Different Strokes, Similar People

Two feedback emails last week. Coincidentally both from the same institution, that too a medical one. One, a teacher, the other a student. Two different perspectives, both very interesting.
Nithya, the teacher.
A couple of days back, my husband and I decided to catch the last (night) show of Zindagi Na Milegi Dobara. Jaideep, my husband dropped me off at the gate and went to park the car. As I reached the ticket window, someone suddenly clutched my arm and said in thickly accented Hindi “Can I see the movie with you?” I turned to see an overweight middle-aged woman looking at me with large pleading eyes. I ignored her and went back to booking my tickets. She didn’t let go of my hand. She asked again “Can I, please”. By this time Jaideep had reached the ticket window. She smiled at him and repeated, “Can I sit with you please…I have come from Kolkata and I am alone and I need to see this movie”.
The amused ticket clerk said “Theater khali hai. Saath me ticket they deta hoon. Pagal lagti hai. Sarak lena. Saath baith ne ki zaroorat nahi hai”. And so three tickets were issued. She paid for her ticket. We entered together and sat together. She enjoyed herself. I glanced at her intermittently to see her alternately smiling, giggling, laughing and crying. During the intermission, she clutched my hand again and said thank you. I smiled. She then suddenly said “I was in Tata cancer all of today. Finished the paper work. Have my chemotherapy tomorrow”. As I stared at her in shock, she pulled out a small piece of paper and asked “Can I get a cab after the movie to this hotel?”. I managed to mumble a yes.
The movie got over and we left together. She held my hand and thanked me again. I saw her leaving towards the cabs lined up outside the theater. She suddenly turned around and said, “Thank you so much…Kya pata…zindagi na milegi dobara”. And as a physician, I learn yet again.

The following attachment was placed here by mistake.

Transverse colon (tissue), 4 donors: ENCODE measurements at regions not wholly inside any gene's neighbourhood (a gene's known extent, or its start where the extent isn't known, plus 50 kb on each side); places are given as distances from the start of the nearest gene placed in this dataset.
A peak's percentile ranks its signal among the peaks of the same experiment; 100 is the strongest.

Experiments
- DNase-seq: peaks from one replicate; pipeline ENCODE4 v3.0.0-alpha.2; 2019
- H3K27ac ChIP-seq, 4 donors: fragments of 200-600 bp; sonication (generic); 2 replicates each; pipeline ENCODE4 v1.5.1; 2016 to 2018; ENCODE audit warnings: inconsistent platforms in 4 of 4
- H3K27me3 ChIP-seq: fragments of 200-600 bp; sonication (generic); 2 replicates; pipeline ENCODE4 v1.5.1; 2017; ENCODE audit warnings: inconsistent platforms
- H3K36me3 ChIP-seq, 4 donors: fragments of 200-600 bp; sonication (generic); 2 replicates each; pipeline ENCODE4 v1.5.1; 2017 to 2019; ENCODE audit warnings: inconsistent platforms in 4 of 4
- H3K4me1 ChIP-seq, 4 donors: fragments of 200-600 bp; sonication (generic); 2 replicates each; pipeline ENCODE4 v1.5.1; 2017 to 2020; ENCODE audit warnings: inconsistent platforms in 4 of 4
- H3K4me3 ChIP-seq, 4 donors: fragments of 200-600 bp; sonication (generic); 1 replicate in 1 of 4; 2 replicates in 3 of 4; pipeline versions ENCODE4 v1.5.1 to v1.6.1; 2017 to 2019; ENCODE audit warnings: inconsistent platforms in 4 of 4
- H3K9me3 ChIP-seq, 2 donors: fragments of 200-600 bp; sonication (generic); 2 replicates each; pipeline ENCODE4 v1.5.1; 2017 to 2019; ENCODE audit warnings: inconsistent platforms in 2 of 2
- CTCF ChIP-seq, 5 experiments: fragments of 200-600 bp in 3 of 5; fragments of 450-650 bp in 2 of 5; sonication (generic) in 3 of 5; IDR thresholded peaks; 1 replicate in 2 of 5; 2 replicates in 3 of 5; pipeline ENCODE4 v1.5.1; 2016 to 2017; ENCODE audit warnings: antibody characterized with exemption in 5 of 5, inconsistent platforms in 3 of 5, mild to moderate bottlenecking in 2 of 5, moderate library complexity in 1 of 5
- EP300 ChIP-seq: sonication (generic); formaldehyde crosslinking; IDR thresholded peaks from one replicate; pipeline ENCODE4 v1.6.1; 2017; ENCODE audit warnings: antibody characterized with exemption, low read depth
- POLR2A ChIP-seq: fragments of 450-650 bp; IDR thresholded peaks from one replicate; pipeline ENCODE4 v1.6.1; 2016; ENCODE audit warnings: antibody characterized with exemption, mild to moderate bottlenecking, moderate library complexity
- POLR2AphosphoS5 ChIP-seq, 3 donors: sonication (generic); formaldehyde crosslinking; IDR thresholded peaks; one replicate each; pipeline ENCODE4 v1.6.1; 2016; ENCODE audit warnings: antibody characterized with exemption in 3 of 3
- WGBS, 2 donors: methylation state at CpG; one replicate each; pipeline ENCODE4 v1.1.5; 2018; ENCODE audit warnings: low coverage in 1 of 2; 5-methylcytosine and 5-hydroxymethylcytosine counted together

And this is a lesson that though relevant to doctors is important for all of us as well. We tend to compartmentalize people at first glance. And ever so often we can be completely wrong.
Rahul, a second year student.
He described his experience at Jogeshwari station, when the train he was in, stopped for some time. Then the lights went out and people started jumping out of the train, because there was a bomb scare.
While we were trying to find our way out of the station, I saw that people were totally cool about the entire incident. (Though) it is essential to keep our cool in panicky situations, this was something pathological!! Some people were just smiling. It seemed that these people were fine with the entire incident as if it was a daily thing for them. At one point of time, I felt like a fool, the only person who seemed to be worked up about the entire incident. The article you wrote titled “Comfortably Numb” following the bomb blasts incident seems to bear a resemblance to the incident that I faced today. What has happened to us?
And it is so true. I received feedback after feedback following that piece commenting on how we all seem to have become comfortably numb or as someone remarked, “uncomfortably numb”.
Keep the feedback coming. It makes a difference.

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